The 2012 presidential election is set to become the most expensive race in history, with spending projected to top $11 billion — more than double the 2008 total. It will be the first presidential election since the Supreme Court’s landmark Citizens United decision, which lifted a 63-year-old ban prohibiting corporations, trade associations and unions from spending unlimited amounts of money on political advocacy. We’re joined by reporter Andy Kroll and editor Monika Bauerlein of Mother Jones magazine, whose new cover story is "Follow the Dark Money." The article warns: "Super-PACs, seven-figure checks, billionaire bankrollers, shadowy nonprofits: This is the state of play in what will be the first presidential election since Watergate to be fully privately funded."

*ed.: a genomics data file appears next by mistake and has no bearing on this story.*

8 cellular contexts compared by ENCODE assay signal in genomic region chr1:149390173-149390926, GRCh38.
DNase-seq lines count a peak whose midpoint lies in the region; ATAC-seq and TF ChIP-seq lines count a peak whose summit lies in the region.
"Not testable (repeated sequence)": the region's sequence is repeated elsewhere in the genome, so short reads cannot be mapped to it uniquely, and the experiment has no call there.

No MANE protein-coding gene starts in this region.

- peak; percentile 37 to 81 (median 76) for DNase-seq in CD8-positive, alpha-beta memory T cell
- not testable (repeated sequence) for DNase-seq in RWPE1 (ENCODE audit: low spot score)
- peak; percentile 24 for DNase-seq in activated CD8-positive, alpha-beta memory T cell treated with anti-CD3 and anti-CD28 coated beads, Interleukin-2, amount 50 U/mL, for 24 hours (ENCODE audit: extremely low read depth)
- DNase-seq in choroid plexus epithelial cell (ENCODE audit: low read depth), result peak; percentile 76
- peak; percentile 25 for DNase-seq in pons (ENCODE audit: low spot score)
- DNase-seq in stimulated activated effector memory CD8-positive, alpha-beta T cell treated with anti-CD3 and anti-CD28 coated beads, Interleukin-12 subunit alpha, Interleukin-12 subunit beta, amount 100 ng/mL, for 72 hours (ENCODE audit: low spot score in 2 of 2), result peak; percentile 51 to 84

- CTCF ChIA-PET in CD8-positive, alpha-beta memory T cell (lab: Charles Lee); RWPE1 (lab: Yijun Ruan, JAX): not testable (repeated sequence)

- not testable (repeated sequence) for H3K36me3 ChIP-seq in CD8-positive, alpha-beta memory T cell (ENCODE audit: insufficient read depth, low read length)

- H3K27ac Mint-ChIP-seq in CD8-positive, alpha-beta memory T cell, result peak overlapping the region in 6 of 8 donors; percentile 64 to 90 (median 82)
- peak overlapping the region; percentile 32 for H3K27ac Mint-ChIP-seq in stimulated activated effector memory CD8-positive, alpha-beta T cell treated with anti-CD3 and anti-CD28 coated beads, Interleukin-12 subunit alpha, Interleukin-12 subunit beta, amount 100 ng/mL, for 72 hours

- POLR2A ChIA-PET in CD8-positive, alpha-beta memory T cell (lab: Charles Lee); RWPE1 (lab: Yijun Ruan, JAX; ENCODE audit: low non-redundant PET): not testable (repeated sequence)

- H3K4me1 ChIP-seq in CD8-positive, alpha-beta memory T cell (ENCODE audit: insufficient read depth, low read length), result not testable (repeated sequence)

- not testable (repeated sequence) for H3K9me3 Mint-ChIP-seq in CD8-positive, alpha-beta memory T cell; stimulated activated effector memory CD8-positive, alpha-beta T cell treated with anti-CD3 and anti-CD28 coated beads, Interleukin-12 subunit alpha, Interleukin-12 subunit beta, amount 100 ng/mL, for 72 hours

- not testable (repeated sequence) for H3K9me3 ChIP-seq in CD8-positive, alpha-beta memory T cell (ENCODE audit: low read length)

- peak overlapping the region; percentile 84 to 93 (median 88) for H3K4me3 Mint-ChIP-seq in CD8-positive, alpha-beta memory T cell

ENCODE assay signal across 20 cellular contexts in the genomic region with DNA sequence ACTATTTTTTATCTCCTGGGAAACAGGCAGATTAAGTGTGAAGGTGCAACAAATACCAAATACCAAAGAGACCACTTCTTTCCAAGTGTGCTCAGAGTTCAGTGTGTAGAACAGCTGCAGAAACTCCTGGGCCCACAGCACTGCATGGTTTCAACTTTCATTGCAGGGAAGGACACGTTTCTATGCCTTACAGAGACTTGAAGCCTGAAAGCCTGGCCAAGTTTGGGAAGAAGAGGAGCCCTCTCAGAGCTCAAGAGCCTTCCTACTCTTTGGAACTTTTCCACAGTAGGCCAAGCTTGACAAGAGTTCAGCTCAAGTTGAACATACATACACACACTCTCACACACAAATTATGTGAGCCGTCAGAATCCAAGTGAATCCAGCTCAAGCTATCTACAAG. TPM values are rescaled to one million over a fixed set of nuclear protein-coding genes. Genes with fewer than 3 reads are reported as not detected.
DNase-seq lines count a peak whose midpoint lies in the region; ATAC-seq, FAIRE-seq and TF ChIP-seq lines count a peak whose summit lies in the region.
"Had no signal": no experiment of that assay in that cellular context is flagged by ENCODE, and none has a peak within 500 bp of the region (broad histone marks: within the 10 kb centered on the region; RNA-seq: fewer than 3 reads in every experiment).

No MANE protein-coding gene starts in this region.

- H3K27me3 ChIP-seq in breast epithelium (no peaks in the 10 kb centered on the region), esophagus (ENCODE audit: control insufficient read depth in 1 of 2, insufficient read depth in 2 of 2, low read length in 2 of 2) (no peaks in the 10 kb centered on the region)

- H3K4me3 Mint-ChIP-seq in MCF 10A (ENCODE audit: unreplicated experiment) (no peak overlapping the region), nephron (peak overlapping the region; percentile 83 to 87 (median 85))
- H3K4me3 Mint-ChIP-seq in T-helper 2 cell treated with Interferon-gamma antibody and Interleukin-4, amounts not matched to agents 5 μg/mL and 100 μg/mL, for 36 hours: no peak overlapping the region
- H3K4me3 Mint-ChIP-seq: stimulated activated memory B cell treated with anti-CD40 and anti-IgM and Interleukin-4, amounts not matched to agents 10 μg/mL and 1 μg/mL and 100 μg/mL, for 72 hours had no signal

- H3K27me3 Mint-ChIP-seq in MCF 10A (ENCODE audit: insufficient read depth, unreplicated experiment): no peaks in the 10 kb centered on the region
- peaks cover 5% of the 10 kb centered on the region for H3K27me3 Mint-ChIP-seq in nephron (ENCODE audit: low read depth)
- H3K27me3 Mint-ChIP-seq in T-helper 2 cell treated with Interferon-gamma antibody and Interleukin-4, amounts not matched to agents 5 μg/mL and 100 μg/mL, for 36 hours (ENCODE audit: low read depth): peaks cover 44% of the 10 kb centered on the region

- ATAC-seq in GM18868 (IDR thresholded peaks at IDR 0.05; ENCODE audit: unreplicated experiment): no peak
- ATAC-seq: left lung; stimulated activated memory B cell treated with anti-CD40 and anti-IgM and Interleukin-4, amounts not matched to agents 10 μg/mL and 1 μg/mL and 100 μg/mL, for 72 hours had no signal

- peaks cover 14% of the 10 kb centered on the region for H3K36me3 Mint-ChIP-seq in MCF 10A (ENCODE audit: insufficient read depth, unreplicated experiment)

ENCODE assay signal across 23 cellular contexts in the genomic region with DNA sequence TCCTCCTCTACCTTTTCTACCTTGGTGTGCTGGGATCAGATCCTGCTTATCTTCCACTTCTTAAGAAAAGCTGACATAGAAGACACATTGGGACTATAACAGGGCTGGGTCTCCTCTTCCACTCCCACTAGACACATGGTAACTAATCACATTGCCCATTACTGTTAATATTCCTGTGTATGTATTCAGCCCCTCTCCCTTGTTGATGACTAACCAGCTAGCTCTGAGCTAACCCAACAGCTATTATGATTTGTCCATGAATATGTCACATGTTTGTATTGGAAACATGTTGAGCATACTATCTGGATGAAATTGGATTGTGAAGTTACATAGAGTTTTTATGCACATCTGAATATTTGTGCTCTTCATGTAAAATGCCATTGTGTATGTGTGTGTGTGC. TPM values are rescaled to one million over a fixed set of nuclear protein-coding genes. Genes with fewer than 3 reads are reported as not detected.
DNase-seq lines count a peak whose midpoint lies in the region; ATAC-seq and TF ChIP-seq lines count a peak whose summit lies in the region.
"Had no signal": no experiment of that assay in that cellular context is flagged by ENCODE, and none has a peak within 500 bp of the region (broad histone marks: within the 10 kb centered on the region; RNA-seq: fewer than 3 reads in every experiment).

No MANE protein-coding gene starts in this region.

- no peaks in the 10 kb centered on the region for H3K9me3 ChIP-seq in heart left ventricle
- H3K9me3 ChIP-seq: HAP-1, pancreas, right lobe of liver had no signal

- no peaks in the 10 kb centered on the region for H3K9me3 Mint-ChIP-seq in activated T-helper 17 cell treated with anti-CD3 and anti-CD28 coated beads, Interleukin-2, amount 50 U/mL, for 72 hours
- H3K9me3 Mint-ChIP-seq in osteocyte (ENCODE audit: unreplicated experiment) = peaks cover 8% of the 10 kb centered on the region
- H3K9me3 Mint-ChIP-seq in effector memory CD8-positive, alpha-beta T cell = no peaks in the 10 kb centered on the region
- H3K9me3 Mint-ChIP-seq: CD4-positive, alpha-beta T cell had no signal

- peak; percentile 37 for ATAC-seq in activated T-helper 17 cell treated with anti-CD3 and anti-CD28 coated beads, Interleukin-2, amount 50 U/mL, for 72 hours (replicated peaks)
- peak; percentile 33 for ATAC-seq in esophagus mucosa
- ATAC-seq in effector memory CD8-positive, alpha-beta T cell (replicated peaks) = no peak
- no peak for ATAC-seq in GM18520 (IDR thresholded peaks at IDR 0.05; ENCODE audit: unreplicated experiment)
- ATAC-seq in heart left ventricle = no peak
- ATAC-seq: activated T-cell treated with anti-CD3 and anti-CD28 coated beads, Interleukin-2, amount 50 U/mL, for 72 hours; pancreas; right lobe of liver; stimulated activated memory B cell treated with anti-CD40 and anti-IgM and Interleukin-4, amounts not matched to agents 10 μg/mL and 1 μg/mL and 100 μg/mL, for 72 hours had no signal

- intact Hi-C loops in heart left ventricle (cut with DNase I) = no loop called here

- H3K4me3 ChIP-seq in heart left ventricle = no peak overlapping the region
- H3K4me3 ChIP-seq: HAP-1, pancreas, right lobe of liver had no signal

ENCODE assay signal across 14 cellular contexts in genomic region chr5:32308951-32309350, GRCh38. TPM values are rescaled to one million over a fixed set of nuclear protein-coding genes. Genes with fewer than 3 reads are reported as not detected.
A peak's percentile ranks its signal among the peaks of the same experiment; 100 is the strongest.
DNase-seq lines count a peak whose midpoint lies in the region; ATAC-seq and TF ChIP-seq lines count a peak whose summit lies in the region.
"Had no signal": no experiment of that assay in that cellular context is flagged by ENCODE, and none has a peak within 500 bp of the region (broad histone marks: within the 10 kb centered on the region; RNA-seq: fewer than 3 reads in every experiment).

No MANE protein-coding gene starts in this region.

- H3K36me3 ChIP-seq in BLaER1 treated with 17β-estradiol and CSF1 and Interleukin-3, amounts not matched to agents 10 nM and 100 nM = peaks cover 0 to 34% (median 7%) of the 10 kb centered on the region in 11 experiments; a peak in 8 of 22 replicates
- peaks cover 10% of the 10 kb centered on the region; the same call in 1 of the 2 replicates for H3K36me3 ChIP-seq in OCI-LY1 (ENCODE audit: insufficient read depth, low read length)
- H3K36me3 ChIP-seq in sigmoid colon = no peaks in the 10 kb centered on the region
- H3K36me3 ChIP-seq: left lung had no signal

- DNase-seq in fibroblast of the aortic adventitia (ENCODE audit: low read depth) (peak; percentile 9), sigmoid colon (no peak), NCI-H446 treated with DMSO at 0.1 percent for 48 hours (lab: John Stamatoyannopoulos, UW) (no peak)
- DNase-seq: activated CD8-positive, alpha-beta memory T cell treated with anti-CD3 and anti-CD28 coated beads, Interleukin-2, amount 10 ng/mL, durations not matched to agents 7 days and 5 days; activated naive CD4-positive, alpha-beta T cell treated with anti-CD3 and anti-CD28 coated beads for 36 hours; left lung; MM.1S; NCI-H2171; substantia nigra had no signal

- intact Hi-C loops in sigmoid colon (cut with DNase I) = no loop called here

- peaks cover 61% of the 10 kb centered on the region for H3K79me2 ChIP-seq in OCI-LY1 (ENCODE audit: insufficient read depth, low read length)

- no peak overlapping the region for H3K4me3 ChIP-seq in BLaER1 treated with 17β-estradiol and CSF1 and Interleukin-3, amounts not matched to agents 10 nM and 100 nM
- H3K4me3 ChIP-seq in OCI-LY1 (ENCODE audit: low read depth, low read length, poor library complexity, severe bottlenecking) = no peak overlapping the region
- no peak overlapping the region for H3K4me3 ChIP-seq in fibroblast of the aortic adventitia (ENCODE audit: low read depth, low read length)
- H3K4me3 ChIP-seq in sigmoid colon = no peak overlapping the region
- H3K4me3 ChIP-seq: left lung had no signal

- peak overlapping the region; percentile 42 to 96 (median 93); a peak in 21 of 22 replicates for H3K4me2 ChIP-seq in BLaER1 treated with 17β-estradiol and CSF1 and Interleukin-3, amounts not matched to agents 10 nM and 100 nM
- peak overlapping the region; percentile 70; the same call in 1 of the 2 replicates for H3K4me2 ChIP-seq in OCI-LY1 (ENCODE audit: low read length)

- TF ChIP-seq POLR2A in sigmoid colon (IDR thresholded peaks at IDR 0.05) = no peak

It's logical to argue that a competitive, close race in which large amounts of money are spent, is better for the media than one in which the outcome is obvious from the beginning.
And obviously elections have become a huge business like anything else today - pollsters, strategists, advisers, media etc. all benefit from elections in which massive amounts of money are spent. I don't think elections are as a big of a business in any other country the way they are in the U.S.